There were also women looking on afar off: among whom was Mary Magdalene, and Mary the mother of James the less and of Joses, and Salome; (Who also, when he was in Galilee, followed him, and ministered unto him;) and many other women which came up with him unto Jerusalem. (Mk 15:40-41)

“Now there stood by the cross of Jesus his mother, and his mother's sister, Mary the wife of Cleophas, and Mary Magdalene.” (Jn 19:25) This reference to “the three Marys” is an example of how common the name Miriam was among the Jewish people.

“And Mary Magdalene and Mary the mother of Joses beheld where he was laid.” (Mk 15:47)

“It was Mary Magdalene, and Joanna, and Mary the mother of James, and other women that were with them, which told these things [about the resurrection] unto the apostles.” (Lk 24:10)

All three of these passages mention Miriam of Magdala, and probably Miriam the mother of Jesus. (Mary the mother of Jesus is probably also called the mother of James “the less” and Joseph. From Matthew 13:55 we learn that these were names of Jesus’ brothers.) They also mention several women disciples. Then, as now, it seems, women were among the most loyal believers.

“Now when Jesus was risen early the first day of the week, he appeared first to Mary Magdalene, out of whom he had cast seven devils.” (Mk 16:9) John gives a more detailed account of this incident.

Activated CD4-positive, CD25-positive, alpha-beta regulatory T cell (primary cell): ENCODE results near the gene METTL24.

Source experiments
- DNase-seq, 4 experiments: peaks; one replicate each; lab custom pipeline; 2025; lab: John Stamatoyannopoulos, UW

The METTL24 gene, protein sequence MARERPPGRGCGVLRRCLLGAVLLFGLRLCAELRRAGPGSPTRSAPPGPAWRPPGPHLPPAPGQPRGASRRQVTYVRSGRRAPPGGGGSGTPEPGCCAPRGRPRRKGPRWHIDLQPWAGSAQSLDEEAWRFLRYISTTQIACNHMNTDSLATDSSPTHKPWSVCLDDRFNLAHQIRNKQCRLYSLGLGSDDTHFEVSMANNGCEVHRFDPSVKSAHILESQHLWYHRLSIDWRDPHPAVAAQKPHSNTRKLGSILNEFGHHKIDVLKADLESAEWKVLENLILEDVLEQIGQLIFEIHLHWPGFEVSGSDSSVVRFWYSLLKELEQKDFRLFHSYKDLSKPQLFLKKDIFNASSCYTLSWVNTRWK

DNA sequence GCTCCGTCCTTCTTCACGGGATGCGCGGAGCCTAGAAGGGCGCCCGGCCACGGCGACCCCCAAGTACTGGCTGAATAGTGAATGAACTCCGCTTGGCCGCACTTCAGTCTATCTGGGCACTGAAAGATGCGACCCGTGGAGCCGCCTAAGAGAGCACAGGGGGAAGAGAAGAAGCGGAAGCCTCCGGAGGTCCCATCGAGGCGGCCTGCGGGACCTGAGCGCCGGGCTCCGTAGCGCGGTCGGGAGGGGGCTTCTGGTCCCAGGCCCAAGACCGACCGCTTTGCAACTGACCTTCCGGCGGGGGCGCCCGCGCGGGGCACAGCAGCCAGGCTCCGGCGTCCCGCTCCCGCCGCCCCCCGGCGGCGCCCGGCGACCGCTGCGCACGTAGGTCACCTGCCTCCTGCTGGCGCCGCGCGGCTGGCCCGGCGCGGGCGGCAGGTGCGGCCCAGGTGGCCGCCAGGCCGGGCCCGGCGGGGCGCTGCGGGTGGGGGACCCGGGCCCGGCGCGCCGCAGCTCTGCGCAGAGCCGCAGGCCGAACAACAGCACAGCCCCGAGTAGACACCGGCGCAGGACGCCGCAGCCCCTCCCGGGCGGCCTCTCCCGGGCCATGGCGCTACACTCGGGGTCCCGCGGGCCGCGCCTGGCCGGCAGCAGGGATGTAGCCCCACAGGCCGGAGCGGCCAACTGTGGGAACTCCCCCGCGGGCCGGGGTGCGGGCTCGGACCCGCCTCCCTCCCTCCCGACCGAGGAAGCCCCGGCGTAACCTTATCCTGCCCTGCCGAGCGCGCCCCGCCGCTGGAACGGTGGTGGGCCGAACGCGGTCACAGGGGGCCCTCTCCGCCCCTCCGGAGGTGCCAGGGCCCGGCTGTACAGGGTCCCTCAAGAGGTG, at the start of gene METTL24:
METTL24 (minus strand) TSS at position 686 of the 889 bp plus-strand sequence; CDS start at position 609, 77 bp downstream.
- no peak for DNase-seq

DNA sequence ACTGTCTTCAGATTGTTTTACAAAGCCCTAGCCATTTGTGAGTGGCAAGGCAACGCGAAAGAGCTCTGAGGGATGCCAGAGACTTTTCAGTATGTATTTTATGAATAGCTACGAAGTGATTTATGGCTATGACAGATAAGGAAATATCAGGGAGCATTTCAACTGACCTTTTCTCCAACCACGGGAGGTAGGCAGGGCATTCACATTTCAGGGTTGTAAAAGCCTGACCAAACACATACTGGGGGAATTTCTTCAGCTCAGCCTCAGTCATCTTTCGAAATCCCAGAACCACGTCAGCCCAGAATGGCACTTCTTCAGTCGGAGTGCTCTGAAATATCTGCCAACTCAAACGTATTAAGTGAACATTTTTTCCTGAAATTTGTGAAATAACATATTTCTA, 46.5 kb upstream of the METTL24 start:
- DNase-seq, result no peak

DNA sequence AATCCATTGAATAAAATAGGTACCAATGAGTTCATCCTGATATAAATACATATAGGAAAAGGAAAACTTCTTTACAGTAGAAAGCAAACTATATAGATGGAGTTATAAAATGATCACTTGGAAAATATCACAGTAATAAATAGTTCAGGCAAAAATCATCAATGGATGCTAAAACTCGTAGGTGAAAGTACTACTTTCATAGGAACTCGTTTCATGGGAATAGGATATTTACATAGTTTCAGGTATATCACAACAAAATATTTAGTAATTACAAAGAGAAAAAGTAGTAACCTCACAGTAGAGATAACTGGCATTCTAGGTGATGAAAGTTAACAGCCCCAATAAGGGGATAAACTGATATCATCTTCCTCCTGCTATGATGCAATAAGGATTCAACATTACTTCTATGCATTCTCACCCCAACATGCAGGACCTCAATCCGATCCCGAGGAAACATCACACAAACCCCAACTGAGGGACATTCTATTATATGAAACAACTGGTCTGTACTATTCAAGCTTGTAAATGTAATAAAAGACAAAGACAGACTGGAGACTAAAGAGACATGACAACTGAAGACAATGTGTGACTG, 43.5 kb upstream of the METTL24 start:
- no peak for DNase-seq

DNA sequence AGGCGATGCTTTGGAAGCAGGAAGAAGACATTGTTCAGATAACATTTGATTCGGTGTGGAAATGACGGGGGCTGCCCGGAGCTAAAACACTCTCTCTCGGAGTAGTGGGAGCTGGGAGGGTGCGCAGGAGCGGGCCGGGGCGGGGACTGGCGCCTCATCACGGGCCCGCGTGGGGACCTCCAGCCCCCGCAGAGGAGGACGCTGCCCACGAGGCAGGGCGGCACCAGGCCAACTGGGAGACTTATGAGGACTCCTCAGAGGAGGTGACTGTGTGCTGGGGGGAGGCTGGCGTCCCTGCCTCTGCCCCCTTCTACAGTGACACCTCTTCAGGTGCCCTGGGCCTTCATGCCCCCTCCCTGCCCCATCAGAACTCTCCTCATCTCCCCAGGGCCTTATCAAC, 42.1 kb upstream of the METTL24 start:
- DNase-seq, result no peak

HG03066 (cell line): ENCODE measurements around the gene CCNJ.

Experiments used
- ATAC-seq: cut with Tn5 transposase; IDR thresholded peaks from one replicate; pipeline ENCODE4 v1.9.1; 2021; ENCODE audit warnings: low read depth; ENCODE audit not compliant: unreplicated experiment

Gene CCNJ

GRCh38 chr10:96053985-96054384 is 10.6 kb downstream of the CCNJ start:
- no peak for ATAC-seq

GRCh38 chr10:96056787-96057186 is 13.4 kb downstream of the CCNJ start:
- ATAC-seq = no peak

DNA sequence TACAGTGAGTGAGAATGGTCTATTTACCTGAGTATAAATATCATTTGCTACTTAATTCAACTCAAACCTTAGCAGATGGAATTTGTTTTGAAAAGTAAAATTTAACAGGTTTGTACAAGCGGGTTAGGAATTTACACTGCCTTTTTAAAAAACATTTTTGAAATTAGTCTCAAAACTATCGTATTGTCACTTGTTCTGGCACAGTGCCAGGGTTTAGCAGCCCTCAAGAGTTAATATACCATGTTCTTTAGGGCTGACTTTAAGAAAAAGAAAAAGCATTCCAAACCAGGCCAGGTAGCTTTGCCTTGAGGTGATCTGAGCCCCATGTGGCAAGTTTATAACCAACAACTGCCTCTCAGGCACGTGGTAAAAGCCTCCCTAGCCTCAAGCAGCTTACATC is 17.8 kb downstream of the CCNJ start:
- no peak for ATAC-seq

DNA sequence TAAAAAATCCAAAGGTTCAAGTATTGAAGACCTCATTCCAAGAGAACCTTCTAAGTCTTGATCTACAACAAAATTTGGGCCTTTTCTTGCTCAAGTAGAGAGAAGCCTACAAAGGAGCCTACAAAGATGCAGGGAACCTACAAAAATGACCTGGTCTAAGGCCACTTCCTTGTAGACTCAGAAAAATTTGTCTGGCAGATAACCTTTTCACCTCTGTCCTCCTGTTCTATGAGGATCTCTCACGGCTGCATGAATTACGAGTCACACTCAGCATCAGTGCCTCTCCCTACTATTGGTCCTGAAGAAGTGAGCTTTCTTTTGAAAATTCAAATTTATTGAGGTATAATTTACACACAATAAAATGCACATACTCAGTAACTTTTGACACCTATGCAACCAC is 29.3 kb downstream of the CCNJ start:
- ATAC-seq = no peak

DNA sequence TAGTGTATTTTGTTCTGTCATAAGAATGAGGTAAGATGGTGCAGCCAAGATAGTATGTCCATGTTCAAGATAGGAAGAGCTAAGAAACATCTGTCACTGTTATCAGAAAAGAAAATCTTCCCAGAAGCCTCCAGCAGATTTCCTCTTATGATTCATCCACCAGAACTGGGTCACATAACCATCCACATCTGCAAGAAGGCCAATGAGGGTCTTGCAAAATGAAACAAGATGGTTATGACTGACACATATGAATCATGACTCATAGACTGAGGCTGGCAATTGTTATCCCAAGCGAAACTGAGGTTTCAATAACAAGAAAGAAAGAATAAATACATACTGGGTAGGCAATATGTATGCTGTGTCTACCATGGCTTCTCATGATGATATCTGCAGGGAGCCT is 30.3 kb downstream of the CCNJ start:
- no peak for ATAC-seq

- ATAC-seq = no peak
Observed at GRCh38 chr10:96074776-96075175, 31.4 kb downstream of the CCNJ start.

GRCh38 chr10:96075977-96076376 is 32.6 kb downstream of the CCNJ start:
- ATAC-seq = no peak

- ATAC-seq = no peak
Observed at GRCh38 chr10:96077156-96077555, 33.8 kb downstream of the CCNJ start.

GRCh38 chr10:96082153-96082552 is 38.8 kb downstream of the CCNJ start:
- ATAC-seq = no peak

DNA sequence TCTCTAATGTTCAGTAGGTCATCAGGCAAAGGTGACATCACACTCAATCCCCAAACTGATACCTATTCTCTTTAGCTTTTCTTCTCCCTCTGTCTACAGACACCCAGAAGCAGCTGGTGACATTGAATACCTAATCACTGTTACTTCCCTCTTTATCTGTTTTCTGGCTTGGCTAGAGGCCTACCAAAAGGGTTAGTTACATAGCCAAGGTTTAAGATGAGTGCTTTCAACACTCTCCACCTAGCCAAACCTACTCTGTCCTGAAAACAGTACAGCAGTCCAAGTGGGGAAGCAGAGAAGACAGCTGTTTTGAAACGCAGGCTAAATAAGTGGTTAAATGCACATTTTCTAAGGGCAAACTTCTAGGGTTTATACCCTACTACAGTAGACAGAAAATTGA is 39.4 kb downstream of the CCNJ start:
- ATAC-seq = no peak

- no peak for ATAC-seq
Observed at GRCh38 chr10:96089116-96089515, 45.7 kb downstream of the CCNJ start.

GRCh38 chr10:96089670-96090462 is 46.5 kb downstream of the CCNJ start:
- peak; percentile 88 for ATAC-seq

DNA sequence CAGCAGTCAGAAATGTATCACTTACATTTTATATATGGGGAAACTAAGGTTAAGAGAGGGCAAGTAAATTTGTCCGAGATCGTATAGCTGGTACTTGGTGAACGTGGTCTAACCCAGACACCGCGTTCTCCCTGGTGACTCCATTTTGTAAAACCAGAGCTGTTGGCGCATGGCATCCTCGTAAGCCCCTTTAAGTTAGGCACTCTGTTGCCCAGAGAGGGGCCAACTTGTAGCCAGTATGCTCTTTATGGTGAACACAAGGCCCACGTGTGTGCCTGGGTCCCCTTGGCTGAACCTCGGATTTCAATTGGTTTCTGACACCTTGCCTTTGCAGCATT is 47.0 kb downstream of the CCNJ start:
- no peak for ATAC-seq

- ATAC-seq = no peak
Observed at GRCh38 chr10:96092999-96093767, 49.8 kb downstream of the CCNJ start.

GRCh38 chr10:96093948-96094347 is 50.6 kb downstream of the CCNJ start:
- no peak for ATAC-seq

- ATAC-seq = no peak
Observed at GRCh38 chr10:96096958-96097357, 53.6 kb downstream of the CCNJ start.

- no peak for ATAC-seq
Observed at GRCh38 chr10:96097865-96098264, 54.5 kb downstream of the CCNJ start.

But Mary stood without at the sepulchre weeping: and as she wept, she stooped down, and looked into the sepulchre, And seeth two angels in white sitting, the one at the head, and the other at the feet, where the body of Jesus had lain. And they say unto her, Woman, why weepest thou? She saith unto them, Because they have taken away my Lord, and I know not where they have laid him. And when she had thus said, she turned herself back, and saw Jesus standing, and knew not that it was Jesus. Jesus saith unto her, Woman, why weepest thou? whom seekest thou? She, supposing him to be the gardener, saith unto him, Sir, if thou have borne him hence, tell me where thou hast laid him, and I will take him away. Jesus saith unto her, Mary. She turned herself, and saith unto him, Rabboni; which is to say, Master. Jesus saith unto her, Touch me not; for I am not yet ascended to my Father: but go to my brethren, and say unto them, I ascend unto my Father, and your Father; and to my God, and your God. Mary Magdalene came and told the disciples that she had seen the Lord, and that he had spoken these things unto her. (Jn 20:11-18)